Every IT professional has been taught how important it is to be objective. To that end, we have budgets, planning methods, scorecards and metrics that are supposed to be numerically based. And, as a result, we have no shortage of red lights, green lights and yellow lights to keep us focused.
But to succeed in strategic business initiatives, we have to work with many people, and you may have noticed that we humans aren't always 100 percent objective. And even if we were, our personal forms of objectivity are often in conflict. Different stakeholders have different visions and goals, work on different time frames, have different backgrounds and have varying areas of expertise. (Just think of the different points of view you see among the top executives of finance, HR, engineering and marketing departments.) Yet for strategic initiatives to be successful, executives also need the subjective management skills to get key people on the same page, keep them on it, and make sure they're headed in the same direction.
Peter Drucker, the father of modern management, pointed out that to get better organizational results, leaders should take a social-science-based approach. In other words, it requires social skills as well as objective metrics.
This is the productive use of political savvy, which is a sincere effort to bring people together to turn strategy into results--not the backstabbing, self-aggrandizing, double-crossing tactics that give corporate politics a bad name.
No Rope-Climbing Required
The social aspect of being strategically successful has little to do with the tactic that many executives use to deal with the problem, which is: "Let's have a team-building exercise!" Yuck! Strong teams are critical, but a team-building event is too often what managers do when they don't know what to do. Making strategy work has very little to do with climbing ropes, having offsite sessions and taking Myers-Briggs tests. One of the biggest problems I see in cross-functional strategic initiatives is that managers mistakenly think that the holy grail is "alignment." Alignment is usually hogwash. It's often code for "I'll do what I want, you do what you want, and let's keep one another informed via a predetermined set of worthless meetings."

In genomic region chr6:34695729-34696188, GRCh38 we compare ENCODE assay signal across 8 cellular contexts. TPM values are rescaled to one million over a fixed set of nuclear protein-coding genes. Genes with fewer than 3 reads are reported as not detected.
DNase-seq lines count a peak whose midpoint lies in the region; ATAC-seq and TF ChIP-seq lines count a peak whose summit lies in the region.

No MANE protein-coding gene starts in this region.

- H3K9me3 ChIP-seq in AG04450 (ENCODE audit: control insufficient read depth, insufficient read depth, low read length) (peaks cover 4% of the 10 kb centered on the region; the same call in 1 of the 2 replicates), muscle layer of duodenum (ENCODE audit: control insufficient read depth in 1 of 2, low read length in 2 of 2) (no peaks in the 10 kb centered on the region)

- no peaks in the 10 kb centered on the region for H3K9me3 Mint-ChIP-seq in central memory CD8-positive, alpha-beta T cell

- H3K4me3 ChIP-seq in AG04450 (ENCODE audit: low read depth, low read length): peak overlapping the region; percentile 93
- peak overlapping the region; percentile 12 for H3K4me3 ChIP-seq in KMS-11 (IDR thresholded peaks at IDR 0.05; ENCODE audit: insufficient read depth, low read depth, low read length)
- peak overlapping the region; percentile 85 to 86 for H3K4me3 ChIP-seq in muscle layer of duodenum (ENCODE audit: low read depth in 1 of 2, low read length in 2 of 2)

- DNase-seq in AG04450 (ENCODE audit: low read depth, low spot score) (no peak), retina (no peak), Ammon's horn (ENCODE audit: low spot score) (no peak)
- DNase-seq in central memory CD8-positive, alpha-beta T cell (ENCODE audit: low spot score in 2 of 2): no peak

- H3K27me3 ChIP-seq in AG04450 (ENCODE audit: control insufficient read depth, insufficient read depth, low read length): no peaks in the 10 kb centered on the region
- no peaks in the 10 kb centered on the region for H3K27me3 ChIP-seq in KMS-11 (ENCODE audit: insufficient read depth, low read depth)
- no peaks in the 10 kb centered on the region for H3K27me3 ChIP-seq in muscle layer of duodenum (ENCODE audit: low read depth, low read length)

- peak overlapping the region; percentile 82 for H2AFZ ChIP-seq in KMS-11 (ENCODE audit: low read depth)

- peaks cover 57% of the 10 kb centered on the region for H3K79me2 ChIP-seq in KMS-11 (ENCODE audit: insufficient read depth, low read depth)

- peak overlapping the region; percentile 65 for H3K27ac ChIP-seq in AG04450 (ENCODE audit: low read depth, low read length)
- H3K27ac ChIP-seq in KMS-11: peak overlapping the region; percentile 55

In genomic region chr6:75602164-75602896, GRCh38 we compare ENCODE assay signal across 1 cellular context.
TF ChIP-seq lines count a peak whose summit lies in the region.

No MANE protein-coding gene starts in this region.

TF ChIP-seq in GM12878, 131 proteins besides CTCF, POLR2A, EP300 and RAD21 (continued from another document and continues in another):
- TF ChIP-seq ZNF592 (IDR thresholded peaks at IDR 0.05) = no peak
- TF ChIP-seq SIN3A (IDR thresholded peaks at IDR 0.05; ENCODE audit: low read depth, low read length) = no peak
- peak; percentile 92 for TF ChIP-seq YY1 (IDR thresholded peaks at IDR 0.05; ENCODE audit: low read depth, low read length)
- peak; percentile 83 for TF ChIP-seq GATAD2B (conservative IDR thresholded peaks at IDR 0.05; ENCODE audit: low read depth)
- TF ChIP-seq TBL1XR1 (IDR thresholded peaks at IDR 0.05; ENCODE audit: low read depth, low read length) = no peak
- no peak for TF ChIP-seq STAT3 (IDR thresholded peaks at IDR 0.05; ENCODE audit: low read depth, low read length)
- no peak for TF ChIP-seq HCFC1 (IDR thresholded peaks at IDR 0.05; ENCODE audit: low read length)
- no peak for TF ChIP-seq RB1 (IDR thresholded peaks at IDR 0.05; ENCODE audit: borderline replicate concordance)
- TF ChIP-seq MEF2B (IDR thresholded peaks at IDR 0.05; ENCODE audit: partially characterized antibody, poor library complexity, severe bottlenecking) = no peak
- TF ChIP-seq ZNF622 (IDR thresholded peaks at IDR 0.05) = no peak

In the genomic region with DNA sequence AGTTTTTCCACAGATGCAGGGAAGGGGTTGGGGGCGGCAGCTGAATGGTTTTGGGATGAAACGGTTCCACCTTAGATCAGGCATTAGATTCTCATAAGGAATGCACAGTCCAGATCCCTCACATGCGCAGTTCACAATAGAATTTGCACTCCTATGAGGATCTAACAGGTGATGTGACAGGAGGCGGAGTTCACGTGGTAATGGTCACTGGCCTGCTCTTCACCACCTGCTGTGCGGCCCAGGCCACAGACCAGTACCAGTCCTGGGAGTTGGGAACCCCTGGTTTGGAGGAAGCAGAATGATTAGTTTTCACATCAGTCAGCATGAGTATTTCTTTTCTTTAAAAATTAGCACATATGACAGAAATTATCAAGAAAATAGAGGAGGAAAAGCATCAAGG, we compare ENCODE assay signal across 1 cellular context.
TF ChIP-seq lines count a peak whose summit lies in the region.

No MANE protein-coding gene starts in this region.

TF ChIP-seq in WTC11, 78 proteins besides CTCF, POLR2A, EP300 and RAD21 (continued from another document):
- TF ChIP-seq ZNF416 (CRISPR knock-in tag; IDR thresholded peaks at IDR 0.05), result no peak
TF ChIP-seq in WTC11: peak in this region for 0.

Harsh? I don't think so. At this magazine's CIO 100 event in August, several CIOs mentioned that they were trying to stop using the term "alignment" and replace it with "integration." With alignment you can avoid working interdependently. With integration, you can't. Integration requires the tough choices that make strategic initiatives successful.
Great CIOs are savvy--in a healthy and honest way--when it comes to corporate politics. They have a personal touch. They are perceptive about where key people are coming from. They see similarities and disconnects among the various stakeholders. They're able to respectfully and effectively identify the trade-offs that any strategy requires, and communicate those trade-offs to people at any level of the corporate hierarchy.
So, as a strategic CIO, don't disregard objectivity, but put it in its proper context. You'll need to continually know where your strategic stakeholders intend to go and why (which is subjective), what therefore needs to happen and when (which is objective), how to best deliver those priorities (which is objective), and who is motivated to do them with distinction (which is subjective).
It's often not easy, but it's worth it. The truth is that political savvy is essential to making strategy work.
Jack Bergstrand is founder and CEO of Brand Velocity, a consultancy that helps companies implement critical business initiatives.Ã'Â
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